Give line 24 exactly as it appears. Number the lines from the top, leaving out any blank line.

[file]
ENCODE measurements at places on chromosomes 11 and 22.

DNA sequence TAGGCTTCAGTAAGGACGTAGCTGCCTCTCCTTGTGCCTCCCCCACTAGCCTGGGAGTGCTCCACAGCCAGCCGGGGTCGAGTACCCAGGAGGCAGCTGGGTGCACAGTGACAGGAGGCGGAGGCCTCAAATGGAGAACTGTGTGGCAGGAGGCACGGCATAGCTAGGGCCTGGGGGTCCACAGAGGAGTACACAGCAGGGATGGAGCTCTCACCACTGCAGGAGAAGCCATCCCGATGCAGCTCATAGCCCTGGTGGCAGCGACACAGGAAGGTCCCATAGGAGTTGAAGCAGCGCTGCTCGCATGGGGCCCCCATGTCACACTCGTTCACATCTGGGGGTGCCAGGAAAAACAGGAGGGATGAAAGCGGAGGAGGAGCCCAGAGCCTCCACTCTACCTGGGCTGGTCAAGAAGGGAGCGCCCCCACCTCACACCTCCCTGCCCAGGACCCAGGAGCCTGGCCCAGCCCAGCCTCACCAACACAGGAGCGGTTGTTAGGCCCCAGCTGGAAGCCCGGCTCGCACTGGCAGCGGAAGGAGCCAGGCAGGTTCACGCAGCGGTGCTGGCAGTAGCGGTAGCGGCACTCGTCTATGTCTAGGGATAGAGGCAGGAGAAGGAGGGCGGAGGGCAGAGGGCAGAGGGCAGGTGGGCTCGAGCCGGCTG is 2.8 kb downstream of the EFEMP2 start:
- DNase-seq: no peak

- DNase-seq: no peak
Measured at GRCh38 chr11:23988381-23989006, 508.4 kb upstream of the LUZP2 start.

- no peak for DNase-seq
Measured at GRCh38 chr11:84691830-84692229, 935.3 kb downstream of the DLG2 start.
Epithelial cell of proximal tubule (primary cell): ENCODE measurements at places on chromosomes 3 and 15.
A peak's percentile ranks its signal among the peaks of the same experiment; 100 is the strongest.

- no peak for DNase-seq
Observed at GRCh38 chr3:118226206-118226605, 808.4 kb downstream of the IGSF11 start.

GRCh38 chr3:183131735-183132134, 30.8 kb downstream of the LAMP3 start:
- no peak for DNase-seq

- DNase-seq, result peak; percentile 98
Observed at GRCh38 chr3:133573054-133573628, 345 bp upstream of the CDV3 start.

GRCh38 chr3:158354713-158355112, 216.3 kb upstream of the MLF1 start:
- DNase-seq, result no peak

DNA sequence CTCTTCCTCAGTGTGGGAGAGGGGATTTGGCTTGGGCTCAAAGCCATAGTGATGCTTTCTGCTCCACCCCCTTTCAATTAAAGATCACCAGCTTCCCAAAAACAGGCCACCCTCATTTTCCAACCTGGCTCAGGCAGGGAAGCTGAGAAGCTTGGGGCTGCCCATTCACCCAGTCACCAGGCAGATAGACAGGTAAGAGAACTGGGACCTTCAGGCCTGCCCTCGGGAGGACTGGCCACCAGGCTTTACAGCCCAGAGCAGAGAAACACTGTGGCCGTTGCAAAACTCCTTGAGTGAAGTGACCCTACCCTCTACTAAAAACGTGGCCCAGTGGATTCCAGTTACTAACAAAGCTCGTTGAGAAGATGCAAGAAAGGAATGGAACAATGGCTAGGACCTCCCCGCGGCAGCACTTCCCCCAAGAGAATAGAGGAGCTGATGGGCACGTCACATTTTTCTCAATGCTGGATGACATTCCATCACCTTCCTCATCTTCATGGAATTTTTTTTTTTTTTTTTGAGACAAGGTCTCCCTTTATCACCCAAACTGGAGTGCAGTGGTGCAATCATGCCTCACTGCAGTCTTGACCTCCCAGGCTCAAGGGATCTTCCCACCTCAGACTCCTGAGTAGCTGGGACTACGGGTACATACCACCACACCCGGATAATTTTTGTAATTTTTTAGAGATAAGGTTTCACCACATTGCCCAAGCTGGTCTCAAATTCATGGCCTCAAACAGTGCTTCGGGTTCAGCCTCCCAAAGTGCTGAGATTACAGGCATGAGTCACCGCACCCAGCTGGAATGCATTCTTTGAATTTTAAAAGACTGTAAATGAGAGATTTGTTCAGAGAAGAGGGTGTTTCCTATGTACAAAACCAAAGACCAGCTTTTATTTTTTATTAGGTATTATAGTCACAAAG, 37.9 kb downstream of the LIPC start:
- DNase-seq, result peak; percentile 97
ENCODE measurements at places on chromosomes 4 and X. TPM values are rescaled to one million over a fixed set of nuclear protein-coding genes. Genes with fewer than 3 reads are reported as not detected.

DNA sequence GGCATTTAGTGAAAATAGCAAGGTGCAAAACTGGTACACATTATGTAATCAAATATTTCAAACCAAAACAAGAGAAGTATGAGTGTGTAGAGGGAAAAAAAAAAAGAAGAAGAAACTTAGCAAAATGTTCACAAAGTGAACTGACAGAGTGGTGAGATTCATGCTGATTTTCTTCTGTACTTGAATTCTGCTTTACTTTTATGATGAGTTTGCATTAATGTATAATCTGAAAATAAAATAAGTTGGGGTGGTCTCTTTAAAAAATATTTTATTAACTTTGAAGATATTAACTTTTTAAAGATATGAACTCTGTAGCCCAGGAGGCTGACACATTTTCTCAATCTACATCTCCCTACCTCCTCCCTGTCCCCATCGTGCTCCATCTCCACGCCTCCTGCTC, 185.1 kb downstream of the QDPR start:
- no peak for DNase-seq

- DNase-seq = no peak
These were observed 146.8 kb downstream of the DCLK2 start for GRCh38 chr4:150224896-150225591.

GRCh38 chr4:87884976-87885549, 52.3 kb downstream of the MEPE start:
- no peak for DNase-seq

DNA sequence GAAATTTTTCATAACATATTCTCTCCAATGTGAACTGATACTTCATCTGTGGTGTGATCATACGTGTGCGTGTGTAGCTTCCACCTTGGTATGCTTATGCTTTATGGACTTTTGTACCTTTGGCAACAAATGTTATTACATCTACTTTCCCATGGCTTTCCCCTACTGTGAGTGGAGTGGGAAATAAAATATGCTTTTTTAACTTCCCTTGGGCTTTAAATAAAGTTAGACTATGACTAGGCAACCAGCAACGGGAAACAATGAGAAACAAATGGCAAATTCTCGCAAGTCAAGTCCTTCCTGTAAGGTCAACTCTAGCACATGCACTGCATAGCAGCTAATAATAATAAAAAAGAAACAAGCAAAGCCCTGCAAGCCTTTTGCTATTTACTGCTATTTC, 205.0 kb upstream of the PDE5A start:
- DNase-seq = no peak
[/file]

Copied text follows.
These were observed 146.8 kb downstream of the DCLK2 start for GRCh38 chr4:150224896-150225591.